An indictment is multiplicitous when a single offense is alleged in more than one count. United States v. Israelski, 597 F.2d 22, 24 (2d Cir. 1979). The multiplicity doctrine is based upon the double jeopardy clause of the Fifth Amendment, which "assur [es] that the court does not exceed its legislative authorization by imposing multiple punishments for the same offense." Brown v. Ohio, 432 U.S. 161, 165, 97 S. Ct. 2221, 2225, 53 L. Ed. 2d 187 (1977). Moreover, " [T]he question of what punishments are constitutionally permissible is not different from the question of what punishments the Legislative Branch intended to be imposed. Where Congress intended, as it did here, to impose multiple punishments, imposition of such sentences does not violate the Constitution." Albernaz v. United States, 450 U.S. 333, 344, 101 S. Ct. 1137, 67 L. Ed. 2d 275 (1981); see also Missouri v. Hunter, 459 U.S. 359, 368-69, 103 S. Ct. 673, 679, 74 L. Ed. 2d 535 (1983).
Defendant contends that Count 11 (based on 18 U.S.C. § 844(h) (1)) and Counts 1 through 4 (based on 18 U.S.C. § 844(i)) are multiplicitous. Albernaz and United States v. Marrale, 695 F.2d 658 (2d Cir. 1982), cert. denied, 460 U.S. 1041, 103 S. Ct. 1434, 75 L. Ed. 2d 793 (1983), establish a three step inquiry to determine whether Congress intended to authorize multiple punishments for conduct that violates two statutory provisions. 1) If the offenses charged are set forth in different statutes or in distinct sections of a statute, and each section unambiguously authorizes punishment for a violation of its terms, it is ordinarily to be inferred that Congress intended to authorize punishment under each provision. 2) It must next be determined whether the two offenses are sufficiently distinguishable from one another that the inference that Congress intended to authorize multiple punishments is a reasonable one. The Blockburger test is employed in making this determination.3 Under Blockburger v. United States, 284 U.S. 299, 52 S. Ct. 180, 76 L. Ed. 306 (1932):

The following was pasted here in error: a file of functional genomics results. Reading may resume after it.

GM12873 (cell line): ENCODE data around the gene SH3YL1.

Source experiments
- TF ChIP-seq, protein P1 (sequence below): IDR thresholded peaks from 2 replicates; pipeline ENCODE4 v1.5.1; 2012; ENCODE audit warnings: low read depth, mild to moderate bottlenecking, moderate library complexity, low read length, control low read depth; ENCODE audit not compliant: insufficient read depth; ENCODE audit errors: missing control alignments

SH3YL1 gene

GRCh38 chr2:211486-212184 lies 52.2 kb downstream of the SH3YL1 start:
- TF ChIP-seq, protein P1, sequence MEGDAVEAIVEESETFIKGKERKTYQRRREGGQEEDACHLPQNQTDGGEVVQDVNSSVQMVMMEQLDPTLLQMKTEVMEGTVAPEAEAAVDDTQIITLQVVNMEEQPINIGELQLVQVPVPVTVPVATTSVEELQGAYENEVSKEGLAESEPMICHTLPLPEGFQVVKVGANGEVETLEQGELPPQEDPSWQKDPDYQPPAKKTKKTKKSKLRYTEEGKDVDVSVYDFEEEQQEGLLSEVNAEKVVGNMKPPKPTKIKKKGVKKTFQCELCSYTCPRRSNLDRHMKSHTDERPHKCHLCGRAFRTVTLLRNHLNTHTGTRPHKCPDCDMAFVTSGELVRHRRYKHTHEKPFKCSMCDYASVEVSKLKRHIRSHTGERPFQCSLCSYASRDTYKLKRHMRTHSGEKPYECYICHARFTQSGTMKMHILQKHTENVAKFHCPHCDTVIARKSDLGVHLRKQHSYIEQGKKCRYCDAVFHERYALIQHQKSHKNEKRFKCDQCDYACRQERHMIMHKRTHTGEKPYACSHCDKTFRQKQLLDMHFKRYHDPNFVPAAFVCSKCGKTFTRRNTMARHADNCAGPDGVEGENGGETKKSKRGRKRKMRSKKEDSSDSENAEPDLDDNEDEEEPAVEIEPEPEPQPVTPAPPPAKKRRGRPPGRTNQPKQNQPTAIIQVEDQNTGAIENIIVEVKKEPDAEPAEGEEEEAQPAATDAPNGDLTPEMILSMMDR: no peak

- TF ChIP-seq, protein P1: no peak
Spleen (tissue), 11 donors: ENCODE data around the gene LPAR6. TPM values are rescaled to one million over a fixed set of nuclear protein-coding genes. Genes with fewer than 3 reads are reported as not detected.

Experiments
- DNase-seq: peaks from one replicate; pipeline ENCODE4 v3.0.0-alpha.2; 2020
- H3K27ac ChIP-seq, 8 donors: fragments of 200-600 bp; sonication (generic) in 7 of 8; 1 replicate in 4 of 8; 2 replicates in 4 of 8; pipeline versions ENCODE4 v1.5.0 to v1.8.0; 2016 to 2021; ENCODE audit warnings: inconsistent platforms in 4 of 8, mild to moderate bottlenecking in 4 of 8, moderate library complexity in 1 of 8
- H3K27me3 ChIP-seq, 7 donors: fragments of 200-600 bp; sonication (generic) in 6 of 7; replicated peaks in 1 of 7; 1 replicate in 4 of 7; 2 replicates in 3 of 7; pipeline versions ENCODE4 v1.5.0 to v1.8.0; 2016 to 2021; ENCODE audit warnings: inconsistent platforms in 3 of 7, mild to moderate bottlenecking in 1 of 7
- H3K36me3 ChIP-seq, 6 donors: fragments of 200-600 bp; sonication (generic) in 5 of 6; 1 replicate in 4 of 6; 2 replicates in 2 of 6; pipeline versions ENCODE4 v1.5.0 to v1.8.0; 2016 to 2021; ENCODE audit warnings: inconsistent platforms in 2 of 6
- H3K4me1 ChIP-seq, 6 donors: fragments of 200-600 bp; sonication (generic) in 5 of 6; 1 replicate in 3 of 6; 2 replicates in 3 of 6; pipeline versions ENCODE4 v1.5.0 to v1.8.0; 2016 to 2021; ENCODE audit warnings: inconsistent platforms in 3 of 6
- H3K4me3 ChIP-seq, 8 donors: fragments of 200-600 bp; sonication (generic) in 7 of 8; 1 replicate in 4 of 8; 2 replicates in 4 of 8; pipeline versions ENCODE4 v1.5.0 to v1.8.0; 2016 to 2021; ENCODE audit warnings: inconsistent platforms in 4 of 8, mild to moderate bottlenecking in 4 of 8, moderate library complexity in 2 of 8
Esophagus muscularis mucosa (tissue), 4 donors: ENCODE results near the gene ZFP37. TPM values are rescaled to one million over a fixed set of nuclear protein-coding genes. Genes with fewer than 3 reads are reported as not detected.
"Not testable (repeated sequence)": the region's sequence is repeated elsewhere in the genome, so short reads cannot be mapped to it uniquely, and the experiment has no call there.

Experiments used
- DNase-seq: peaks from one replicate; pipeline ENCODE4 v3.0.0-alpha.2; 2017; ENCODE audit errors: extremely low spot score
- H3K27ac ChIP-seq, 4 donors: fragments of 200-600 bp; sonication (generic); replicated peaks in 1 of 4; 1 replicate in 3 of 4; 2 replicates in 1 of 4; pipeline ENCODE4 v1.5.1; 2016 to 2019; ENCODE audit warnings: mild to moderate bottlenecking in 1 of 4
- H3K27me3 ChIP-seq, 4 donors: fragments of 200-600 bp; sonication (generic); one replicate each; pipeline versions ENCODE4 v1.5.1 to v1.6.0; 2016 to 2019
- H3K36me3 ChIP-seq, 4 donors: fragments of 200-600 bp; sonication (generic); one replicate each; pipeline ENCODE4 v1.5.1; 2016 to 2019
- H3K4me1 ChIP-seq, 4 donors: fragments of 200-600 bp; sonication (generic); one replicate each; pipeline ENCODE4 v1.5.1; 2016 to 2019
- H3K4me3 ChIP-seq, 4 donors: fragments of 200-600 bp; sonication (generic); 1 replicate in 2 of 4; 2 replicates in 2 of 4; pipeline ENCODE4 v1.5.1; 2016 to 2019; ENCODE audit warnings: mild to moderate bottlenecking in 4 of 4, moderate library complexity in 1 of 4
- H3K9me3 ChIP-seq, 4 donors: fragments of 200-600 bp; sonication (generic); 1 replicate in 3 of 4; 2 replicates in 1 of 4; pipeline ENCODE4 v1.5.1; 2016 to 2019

The applicable rule is that where the same act or transaction constitutes a violation of two distinct statutory provisions, the test to be applied to determine whether there are two offenses or only one, is whether each provision requires proof of a fact which the other does not.
284 U.S. at 304, 52 S. Ct. at 182. 3) If Blockburger is satisfied, the final step is to test the tentative conclusion that multiple punishments are authorized against the legislative history of the statutory provisions to discover whether a contrary congressional intention is disclosed. If the legislative history either reveals an intent to authorize cumulation of punishments or is silent on the subject, the court should conclude that Congress intended to authorize multiple punishments. Marrale, 695 F.2d at 662; see also Albernaz, 450 U.S. at 336-42, 101 S. Ct. at 1141-44.
Under the three part test established in Albernaz and Marrale, there is no multiplicity problem here. The offenses charged are set forth in distinct subsections of a statute and each subsection unambiguously authorizes punishment for a violation of its terms.4 Moreover, each provision requires proof of a fact which the other does not. Blockburger v. United States, 284 U.S. 299, 304, 52 S. Ct. 180, 182, 76 L. Ed. 306 (1932). Section 844(h) (1) requires proof of the commission of any felony (in this case mail fraud) "which may be prosecuted in a court of the United States," something not required by Section 844(i). Section 844(i) requires proof of damaging a building involved in interstate commerce, something not required by Section 844(h) (1).5 Cf. United States v. Chaney, 559 F.2d 1094 (7th Cir. 1977).
Appellant contends, however, that "an examination of the legislative intent shows clearly that Congress neither envisioned nor endorsed the possibility for consecutive sentences, under Sections 844(i) and (h), for the same fire." Appellant's focus for this contention is the Anti-Arson Act of 1982, Pub. L. No. 97-298, 96 Stat. 1319 (1982).